Your Weekly Art News is a digest of the most important developments coming out of the art world from markets, finance, upcoming shows, exhibitions, and scandals. Here’s what you need to know this Monday, May 14th.
- Melbourne-based artist Yvette Coppersmith has been announced as this year’s Archibald Prize winner. Coppersmith is the 10th female artist to cinch the prize in its 97-year history; while in other prize news from the Asia-Pacific British-Pakistani artist and sculptor Halima Cassell was awarded the 14th Sovereign Asian Art Prize at a gala dinner in Hong Kong.
- The Black Art Futures Fund gives $15,000 to its four inaugural grantees. The winners include groups in New York City and organizations in smaller, regional centers: a $6,000 award to the Center for Afrofuturist Studies in Iowa City, Iowa; a $4,000 award to the I, Too Arts Collective in New York; and two $2,500 awards to the Cumbe: Center for African and Diaspora Dance in Brooklyn, and The Watering Hole in Columbia, South Carolina, reports Hyperallergic.
- The sale will go on: Sotheby’s will go ahead with the planned sale of Jean-Michel Basquiat’s 1982–83 painting “Flesh and Spirit,” despite a lawsuit filed by collector Hubert Neumann, which seek approval on “all matters relating to cataloging, placement, and exhibiting each and every work consigned,” by the artist.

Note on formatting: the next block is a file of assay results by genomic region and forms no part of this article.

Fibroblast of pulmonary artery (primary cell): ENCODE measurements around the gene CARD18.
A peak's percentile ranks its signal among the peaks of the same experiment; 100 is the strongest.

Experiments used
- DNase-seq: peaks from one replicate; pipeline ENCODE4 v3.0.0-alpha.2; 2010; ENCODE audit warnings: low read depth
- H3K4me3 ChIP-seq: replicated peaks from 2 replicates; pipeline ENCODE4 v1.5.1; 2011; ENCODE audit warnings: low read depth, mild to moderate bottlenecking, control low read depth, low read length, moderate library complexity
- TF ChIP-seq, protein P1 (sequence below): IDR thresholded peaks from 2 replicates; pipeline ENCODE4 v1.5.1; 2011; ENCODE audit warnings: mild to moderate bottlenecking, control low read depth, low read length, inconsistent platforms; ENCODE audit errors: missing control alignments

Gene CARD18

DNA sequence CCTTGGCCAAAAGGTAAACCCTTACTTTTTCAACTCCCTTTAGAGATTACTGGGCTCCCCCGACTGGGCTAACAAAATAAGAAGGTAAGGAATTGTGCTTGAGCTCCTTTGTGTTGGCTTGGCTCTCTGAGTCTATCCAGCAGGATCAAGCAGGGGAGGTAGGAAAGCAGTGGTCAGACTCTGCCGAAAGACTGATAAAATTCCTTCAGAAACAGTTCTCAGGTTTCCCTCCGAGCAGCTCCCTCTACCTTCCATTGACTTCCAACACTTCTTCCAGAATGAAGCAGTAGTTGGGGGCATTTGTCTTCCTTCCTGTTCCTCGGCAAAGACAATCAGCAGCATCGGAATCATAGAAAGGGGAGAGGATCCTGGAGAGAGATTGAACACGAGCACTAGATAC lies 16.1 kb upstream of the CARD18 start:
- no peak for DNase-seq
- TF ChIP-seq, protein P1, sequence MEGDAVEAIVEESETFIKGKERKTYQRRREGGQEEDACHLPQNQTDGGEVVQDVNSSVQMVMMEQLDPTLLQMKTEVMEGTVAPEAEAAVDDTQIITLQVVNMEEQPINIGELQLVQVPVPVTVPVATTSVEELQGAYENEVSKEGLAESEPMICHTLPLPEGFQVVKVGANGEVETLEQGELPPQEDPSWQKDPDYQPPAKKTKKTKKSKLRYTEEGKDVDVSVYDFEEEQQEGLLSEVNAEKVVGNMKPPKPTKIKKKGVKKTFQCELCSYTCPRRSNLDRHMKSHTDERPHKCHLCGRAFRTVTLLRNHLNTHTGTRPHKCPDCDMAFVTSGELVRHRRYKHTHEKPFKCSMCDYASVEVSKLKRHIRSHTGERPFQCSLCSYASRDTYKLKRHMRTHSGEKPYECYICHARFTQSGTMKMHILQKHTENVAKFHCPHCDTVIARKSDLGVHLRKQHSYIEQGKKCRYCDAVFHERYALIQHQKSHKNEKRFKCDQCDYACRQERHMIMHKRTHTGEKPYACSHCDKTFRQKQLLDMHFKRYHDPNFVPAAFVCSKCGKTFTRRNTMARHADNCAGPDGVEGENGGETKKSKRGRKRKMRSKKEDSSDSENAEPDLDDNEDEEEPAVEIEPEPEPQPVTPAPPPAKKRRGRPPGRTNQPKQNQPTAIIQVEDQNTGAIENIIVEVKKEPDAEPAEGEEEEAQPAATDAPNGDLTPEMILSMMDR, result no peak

- A Manhattan-based art dealer, Ezra Chowaiki, pled guilty to one count of wire fraud, after being charged with one count of conspiracy to commit wire fraud, one count of wire fraud, and one count of interstate transportation of stolen goods, charges which stem from defrauding art collectors and dealers he had made to buy and sell artwork through his Manhattan art gallery, the office of the United States attorney for the Southern District of New York said in a statement.
- The Frieze art fair will offer “some compensation” to galleries that exhibited at last week’s New York iteration of the fair, due to sweltering temperatures inside its newly configured tent.
- A new tribunal exclusively dedicated to resolving art disputes opens on June 7th in the Hague. The Court of Arbitration for Art will weigh in on controversial art suits and cases involving international claims, as per The Art Newspaper.
- Leading the way to create more diversity in museums, the Los Angeles County Museum of Art and the Herberger Institute for Design and the Arts at Arizona State University announced it would be creating a partnership program with the aim of creating greater diversity and representation of minorities.
- Ahead of a huge Auction week with blockbuster sales coming up at Christie’s and Sotheby’s, Tim Schneider writing in artnet news analyzes data that shows skyrocketing valuations and changing tastes at the market’s peak.